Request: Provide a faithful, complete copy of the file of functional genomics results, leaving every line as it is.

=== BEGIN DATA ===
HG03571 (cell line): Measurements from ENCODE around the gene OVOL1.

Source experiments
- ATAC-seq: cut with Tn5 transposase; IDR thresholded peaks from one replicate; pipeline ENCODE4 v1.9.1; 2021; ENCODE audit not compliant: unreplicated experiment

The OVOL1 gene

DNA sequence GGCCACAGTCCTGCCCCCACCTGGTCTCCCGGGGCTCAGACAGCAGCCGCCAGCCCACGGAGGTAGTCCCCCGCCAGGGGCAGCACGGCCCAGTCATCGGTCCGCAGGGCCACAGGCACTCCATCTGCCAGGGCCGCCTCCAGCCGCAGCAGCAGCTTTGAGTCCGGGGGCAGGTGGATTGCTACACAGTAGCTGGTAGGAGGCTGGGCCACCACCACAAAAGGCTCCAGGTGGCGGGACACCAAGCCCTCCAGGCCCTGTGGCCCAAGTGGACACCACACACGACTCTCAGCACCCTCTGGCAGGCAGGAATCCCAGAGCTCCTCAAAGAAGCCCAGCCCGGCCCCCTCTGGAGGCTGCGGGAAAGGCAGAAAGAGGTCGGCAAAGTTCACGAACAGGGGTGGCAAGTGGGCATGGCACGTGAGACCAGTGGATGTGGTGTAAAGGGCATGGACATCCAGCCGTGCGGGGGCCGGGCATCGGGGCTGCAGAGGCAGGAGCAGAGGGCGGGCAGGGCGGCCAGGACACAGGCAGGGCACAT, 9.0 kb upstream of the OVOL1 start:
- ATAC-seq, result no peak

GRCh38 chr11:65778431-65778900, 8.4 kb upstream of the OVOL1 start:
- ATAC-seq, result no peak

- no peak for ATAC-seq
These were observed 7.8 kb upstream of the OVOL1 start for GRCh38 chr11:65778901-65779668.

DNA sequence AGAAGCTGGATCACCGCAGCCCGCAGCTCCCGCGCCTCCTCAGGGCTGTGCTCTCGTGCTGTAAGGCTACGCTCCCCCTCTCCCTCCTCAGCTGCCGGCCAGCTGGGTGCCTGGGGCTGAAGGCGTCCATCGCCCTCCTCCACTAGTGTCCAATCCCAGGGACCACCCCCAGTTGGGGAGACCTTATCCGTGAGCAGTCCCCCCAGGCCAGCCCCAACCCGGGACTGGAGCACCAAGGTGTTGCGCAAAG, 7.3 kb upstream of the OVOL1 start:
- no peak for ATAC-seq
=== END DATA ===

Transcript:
HG03571 (cell line): Measurements from ENCODE around the gene OVOL1.

Source experiments
- ATAC-seq: cut with Tn5 transposase; IDR thresholded peaks from one replicate; pipeline ENCODE4 v1.9.1; 2021; ENCODE audit not compliant: unreplicated experiment

The OVOL1 gene

DNA sequence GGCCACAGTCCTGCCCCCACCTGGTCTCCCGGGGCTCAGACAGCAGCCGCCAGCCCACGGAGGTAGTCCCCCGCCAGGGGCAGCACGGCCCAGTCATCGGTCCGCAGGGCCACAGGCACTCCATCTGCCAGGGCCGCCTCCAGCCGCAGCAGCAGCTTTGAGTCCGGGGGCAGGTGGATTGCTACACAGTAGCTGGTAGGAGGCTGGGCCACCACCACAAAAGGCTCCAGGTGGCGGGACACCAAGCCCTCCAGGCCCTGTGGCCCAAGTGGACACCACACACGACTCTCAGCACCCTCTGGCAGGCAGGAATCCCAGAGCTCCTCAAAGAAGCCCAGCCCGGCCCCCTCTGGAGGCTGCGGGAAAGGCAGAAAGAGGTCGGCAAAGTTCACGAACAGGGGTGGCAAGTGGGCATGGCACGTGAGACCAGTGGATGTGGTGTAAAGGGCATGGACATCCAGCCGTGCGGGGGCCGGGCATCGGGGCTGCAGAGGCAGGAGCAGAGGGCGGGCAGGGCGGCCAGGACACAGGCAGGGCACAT, 9.0 kb upstream of the OVOL1 start:
- ATAC-seq, result no peak

GRCh38 chr11:65778431-65778900, 8.4 kb upstream of the OVOL1 start:
- ATAC-seq, result no peak

- no peak for ATAC-seq
These were observed 7.8 kb upstream of the OVOL1 start for GRCh38 chr11:65778901-65779668.

DNA sequence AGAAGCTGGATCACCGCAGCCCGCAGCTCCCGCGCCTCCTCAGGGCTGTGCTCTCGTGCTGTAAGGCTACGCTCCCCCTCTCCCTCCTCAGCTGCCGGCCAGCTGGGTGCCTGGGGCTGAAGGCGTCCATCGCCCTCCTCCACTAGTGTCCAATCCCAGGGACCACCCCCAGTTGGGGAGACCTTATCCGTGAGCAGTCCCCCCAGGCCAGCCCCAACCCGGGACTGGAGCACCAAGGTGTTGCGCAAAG, 7.3 kb upstream of the OVOL1 start:
- no peak for ATAC-seq